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A property-owning oligarchy?

Published in The House Magazine, No. 1199, Vol. 32, 18 December 2006

The British seem to be fixated with house prices and follow the development of the property market like the weather report or the latest football results. Prices have been going up and up in the past, and if annual house price inflation occasionally drops to a mere five or six per cent, one can already hear commentators becoming fearful of a slump.

As house prices apparently only know one direction, young people feel the need to make their first step on the property ladder sooner rather than later. On the one hand, they do not want to miss out on the marked increases in property values; on the other, they are afraid of not being able to buy a house at all if they wait too long.

To an extent, therefore, the belief in ever-rising house prices has become a self-fulfilling prophecy. But this excessive demand coincides with a highly restricted supply. For many years, the number of new houses built has been consistently below the net gain in the number of households due to increased longevity, smaller household sizes and immigration.

Both demand pressures and supply restrictions have an effect on house prices, and both are closely interrelated. It is only in the knowledge of a restricted supply side that prospective home owners can hold an expectation of substantial future price increases.

In light of this, what would be an appropriate response from the government and the financial sector to improve the chances of first-time buyers in a housing market that is characterised by both high house prices and high demand?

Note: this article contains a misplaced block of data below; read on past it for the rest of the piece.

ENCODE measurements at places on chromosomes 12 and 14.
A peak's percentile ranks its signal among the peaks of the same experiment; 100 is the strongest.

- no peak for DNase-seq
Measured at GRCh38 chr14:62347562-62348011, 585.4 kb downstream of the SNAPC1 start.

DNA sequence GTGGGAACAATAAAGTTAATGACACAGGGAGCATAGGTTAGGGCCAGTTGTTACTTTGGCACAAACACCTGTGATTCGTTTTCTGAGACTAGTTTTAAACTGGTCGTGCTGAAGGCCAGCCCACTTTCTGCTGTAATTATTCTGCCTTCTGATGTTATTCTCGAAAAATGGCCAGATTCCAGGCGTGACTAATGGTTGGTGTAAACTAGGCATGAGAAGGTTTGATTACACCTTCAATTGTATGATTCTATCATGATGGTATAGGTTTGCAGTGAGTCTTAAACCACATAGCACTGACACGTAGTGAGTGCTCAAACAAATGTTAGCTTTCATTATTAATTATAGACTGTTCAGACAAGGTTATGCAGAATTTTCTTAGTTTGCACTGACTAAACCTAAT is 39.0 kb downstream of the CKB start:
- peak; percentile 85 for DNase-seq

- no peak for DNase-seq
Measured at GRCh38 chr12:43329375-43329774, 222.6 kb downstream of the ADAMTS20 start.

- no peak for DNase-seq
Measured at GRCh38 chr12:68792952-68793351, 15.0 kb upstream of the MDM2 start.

The reaction of the financial service industry is well known. Many mortgage providers have now given up their traditionally conservative lending practice of offering mortgages three to four times salary for a period of up to 25 years. Nowadays, it is possible to find banks such as Abbey that are prepared to lend for more than 50 years – and at up to five times salary.

While some first-time buyers may find this an option of last resort, such an ‘investment’ may turn out to be an extremely risky one. Besides, these lending policies will only fuel further house prices excesses, making it even harder for future first-time buyers. More aggressive lending practices are instead part of the problem, not the solution.

A real solution can only come from the supply side of the market. Here it is the Government’s task to ensure that the housing market can respond to increases in demand as markets normally do, namely with increases in supply. This would stop and perhaps even reverse the trend of rampant house price inflation, and it can be achieved by making the planning system more flexible. In a series of publications, Policy Exchange has demonstrated how to bring about such a shift in policy.

We will eventually have to disenthrall ourselves from the illusion that artificially inflated house prices make us richer. It is house price stability that we should strive for. Future generations of first-time buyers will thank us if we ever achieve it.

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